Top 10 Posts 2017: Leading in Context Blog



By Linda Fisher Thornton

Of the 52 posts published on the Leading in Context Blog in 2017, these 10 were the most popular. See if you notice a theme that connects these topics that readers accessed most frequently:

Do Good Things Come to Those Who Wait?

Everyone is a Stakeholder at Some Level

Ethical Leadership is About Service, Not Privilege

Ethical Leadership: The “On” Switch For Adaptability

Talking About What Matters (Part 1)

4 Connected Trends Shaping the Future of Leadership

The Evolving Purpose of Leadership: Why More is Expected Now

Yes, Leaders: Behavior Matters

5 Sites For Globally Responsible Business Leadership

Is Our Leadership “Good?”

If I had to pick a theme for these posts that were most popular in 2017, it would be “Leaders Adapt to Rising Stakeholder Expectations.” Which 2017 post was your favorite? If you have ethical leadership topics you want to learn more about in 2018, comment on this post, or tweet your idea to @leadingincontxt!

Top 100 Leadership Blog





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©2018 Leading in Context LLC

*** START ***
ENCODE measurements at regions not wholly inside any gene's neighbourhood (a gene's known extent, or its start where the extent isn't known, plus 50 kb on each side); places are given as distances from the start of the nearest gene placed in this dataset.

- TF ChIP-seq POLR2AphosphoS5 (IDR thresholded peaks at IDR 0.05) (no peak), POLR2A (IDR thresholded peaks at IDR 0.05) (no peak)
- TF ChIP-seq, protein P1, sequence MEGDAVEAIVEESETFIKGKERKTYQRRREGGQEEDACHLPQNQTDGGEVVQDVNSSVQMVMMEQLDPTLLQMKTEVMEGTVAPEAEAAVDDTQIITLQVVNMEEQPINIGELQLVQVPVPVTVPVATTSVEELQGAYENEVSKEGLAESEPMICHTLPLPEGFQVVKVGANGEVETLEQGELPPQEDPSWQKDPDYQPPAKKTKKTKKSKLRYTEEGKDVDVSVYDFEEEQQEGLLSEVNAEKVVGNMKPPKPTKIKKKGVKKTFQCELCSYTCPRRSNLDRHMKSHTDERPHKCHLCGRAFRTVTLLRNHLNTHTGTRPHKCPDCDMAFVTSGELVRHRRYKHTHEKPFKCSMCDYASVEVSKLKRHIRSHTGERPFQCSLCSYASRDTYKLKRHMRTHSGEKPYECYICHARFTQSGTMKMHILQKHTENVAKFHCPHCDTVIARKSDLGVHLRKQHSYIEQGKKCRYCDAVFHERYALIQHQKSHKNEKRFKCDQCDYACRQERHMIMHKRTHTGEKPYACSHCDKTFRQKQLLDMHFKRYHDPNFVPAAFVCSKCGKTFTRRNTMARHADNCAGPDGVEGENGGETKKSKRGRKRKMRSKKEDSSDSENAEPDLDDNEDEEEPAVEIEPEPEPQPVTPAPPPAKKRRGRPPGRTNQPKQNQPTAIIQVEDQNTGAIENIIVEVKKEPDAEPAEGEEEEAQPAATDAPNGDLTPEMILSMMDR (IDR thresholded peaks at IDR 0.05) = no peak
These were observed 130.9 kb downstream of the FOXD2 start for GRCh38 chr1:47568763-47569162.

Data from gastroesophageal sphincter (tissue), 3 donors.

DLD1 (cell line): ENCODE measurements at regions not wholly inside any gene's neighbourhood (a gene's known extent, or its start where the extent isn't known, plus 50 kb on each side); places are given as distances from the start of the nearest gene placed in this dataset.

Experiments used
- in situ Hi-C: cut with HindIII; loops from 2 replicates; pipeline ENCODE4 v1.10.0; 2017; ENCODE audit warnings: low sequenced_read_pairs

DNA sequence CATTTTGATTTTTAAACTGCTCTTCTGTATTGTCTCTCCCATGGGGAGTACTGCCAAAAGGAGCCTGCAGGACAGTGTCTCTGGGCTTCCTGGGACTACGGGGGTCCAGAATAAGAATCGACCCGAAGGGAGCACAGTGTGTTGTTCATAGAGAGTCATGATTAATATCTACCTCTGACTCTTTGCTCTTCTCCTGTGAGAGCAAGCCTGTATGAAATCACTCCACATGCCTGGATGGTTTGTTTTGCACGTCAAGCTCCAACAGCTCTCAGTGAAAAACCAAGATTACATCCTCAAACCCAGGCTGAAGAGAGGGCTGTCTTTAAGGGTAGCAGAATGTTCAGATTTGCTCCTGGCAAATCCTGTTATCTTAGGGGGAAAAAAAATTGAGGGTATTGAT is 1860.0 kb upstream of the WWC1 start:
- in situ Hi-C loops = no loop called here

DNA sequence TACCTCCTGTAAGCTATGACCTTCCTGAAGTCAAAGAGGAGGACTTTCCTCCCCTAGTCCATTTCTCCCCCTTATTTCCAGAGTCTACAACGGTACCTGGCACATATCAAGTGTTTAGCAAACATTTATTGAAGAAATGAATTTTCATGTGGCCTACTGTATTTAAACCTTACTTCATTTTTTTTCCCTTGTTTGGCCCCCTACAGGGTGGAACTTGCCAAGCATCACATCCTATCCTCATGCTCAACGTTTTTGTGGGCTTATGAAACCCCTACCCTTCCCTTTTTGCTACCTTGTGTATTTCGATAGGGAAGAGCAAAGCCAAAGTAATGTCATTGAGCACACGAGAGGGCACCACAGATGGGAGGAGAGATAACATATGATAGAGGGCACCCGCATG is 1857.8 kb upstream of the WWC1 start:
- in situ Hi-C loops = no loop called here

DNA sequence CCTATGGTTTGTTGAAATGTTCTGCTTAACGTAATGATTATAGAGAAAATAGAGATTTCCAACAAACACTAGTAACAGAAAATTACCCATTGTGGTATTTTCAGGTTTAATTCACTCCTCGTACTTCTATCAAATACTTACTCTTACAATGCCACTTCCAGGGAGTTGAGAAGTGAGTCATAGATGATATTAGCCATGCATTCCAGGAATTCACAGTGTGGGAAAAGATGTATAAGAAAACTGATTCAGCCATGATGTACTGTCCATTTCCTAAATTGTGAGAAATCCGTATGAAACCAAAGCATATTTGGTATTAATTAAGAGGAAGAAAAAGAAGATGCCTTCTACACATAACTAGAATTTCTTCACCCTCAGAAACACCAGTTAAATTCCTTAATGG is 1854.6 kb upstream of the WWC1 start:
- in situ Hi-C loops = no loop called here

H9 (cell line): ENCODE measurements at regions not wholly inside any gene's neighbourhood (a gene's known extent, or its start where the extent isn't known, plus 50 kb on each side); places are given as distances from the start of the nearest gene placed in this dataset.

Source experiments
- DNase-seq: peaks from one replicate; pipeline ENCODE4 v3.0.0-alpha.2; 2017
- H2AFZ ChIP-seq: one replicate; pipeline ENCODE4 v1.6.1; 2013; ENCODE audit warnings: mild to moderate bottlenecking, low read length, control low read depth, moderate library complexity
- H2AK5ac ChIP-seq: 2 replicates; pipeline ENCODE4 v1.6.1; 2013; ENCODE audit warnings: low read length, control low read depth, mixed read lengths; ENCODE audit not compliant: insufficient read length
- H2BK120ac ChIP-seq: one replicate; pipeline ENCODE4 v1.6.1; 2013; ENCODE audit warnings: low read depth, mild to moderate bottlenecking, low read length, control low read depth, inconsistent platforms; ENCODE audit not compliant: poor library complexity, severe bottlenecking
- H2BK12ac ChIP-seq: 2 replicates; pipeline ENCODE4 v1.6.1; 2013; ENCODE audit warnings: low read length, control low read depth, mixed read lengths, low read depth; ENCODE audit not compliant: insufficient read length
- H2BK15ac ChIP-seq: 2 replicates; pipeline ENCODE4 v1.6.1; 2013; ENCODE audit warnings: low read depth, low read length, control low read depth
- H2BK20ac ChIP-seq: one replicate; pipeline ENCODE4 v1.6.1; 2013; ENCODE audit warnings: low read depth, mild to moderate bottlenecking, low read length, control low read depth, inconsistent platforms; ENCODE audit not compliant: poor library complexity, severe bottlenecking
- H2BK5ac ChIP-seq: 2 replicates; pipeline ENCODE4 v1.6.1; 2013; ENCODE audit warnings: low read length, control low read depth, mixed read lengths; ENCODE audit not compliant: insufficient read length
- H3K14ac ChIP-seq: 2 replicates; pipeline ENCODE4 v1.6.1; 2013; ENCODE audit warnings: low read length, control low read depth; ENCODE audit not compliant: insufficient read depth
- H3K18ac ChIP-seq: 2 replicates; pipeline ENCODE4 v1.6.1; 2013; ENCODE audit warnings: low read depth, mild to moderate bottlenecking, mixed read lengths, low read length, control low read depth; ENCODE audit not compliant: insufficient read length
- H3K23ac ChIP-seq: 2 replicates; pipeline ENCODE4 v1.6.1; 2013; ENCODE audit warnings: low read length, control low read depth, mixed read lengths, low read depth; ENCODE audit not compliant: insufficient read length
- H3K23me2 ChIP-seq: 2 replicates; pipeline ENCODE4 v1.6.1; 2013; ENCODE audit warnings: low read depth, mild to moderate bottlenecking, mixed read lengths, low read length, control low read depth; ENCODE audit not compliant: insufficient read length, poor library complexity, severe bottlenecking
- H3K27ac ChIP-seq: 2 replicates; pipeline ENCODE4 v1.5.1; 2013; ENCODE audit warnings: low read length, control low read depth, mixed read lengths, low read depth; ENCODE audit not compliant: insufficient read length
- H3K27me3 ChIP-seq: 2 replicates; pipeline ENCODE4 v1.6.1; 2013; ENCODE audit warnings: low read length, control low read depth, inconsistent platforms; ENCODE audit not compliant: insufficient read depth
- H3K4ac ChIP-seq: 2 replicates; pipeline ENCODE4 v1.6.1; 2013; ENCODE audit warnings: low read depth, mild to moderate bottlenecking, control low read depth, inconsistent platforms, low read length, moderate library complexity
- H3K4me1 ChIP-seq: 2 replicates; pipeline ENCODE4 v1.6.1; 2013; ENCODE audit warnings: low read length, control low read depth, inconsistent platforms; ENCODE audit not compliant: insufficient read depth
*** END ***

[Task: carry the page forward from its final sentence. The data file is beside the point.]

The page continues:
Leaders: Does Your Values Equation Add Up?

By Linda Fisher Thornton

Every leader has a values equation. It can be calculated by the day, week, year and lifetime. In the ideal situation, a leader’s values equation is consistently positive. 

How do you calculate your values equation?

Take the number of your intentionally positive values-based actions.

Add to it the number of ethical decisions you have struggled to make well.

Subtract the number of times you have acted in any of these unethical ways:

  1. Too busy to be available to those you lead
  2. Disrespectful to anyone
  3. Self-interested
  4. Putting profit before people and the planet 
  5. Not making time to learn
  6. Not really listening 
  7. Misleading, leaving out the context
  8. Not getting to know the people you lead as unique individuals
  9. Paying more attention to your own career success than to theirs
  10. (You get the idea….)

You won’t be able to calculate an exact number due to the speed of work and life, but you will be able to get a clear idea of whether your values equation is more positive than negative. 

Ethical leadership is difficult to get right all the time.